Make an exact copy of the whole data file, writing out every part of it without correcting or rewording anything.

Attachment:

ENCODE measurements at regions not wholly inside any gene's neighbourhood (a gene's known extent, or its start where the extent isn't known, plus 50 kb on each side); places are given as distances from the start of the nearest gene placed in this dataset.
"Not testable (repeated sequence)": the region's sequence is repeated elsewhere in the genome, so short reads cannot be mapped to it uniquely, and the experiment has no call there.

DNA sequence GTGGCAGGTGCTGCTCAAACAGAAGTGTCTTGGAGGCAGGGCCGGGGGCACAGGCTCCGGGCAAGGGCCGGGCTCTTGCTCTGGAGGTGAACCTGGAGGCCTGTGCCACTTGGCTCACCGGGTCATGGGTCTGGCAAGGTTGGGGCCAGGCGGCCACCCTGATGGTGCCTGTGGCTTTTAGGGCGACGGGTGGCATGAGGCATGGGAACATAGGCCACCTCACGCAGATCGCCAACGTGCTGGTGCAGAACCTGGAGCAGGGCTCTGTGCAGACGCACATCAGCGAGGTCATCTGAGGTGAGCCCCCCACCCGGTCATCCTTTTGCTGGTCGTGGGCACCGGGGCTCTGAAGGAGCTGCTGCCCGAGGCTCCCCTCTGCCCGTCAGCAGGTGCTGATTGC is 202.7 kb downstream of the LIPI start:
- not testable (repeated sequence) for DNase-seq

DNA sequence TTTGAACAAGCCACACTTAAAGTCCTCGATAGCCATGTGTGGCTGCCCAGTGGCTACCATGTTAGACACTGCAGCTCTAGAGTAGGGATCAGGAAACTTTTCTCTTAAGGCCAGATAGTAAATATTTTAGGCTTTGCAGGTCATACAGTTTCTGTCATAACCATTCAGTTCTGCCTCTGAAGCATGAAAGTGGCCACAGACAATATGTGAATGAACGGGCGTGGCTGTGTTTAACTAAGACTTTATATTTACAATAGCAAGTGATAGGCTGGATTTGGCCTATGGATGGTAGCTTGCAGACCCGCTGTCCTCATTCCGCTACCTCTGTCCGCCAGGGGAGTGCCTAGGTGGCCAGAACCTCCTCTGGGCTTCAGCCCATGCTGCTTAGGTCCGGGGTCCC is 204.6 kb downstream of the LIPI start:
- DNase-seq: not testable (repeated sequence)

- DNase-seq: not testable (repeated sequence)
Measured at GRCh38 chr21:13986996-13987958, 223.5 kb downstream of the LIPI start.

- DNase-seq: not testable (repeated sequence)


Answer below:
ENCODE measurements at regions not wholly inside any gene's neighbourhood (a gene's known extent, or its start where the extent isn't known, plus 50 kb on each side); places are given as distances from the start of the nearest gene placed in this dataset.
"Not testable (repeated sequence)": the region's sequence is repeated elsewhere in the genome, so short reads cannot be mapped to it uniquely, and the experiment has no call there.

DNA sequence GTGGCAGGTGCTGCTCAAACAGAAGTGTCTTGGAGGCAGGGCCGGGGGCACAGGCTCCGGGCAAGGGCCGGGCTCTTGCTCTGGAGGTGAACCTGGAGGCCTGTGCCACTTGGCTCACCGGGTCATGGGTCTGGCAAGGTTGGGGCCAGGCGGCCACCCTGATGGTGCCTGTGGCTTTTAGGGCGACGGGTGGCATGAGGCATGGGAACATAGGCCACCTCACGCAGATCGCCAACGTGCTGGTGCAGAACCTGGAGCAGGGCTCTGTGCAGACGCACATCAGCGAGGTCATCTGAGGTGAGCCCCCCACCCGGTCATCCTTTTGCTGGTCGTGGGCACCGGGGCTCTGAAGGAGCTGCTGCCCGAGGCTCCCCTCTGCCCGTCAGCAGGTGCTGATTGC is 202.7 kb downstream of the LIPI start:
- not testable (repeated sequence) for DNase-seq

DNA sequence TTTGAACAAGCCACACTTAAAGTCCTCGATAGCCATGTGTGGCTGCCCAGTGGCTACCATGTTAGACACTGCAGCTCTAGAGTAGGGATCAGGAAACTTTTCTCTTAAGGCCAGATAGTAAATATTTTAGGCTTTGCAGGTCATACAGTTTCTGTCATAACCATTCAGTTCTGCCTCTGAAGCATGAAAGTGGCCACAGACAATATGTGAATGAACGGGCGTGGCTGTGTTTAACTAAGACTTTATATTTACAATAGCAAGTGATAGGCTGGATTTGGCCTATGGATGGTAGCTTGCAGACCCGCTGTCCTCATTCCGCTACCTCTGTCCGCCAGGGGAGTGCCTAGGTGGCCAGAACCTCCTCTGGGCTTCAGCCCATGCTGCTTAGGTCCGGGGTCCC is 204.6 kb downstream of the LIPI start:
- DNase-seq: not testable (repeated sequence)

- DNase-seq: not testable (repeated sequence)
Measured at GRCh38 chr21:13986996-13987958, 223.5 kb downstream of the LIPI start.

- DNase-seq: not testable (repeated sequence)